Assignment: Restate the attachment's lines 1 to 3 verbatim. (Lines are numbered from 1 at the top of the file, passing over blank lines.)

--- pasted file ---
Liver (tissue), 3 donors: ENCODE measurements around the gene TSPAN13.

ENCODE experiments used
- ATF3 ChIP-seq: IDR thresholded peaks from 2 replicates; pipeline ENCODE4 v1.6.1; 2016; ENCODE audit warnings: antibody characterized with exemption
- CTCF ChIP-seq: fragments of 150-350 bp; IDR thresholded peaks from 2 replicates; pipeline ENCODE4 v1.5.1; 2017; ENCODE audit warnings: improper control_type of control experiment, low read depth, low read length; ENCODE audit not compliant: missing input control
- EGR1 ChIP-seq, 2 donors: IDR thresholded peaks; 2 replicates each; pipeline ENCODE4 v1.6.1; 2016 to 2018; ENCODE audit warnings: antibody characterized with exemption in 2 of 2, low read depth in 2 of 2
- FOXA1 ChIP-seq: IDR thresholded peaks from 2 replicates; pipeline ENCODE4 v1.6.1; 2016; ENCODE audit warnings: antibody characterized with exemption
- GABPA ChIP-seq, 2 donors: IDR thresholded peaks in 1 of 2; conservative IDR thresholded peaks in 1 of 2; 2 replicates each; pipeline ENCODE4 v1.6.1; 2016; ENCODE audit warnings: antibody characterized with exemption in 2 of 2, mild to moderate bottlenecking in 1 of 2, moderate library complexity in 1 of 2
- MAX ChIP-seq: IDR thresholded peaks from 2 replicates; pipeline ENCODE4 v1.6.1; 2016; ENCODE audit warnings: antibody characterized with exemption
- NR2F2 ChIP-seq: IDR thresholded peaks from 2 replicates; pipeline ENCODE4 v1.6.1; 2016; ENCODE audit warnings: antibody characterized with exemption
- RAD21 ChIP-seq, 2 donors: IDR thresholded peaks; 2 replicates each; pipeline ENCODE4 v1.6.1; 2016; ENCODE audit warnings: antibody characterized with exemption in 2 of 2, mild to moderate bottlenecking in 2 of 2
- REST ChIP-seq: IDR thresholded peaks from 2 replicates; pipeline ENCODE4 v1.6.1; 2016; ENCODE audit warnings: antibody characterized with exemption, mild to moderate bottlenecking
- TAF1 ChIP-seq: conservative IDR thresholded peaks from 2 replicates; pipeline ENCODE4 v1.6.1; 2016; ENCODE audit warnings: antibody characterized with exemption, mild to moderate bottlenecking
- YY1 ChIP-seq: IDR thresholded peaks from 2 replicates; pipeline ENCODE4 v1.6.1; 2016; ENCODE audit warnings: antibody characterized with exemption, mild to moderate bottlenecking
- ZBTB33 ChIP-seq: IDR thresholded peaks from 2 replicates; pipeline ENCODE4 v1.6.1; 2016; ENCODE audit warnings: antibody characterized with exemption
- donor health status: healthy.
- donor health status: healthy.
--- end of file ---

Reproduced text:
Liver (tissue), 3 donors: ENCODE measurements around the gene TSPAN13.

ENCODE experiments used
- ATF3 ChIP-seq: IDR thresholded peaks from 2 replicates; pipeline ENCODE4 v1.6.1; 2016; ENCODE audit warnings: antibody characterized with exemption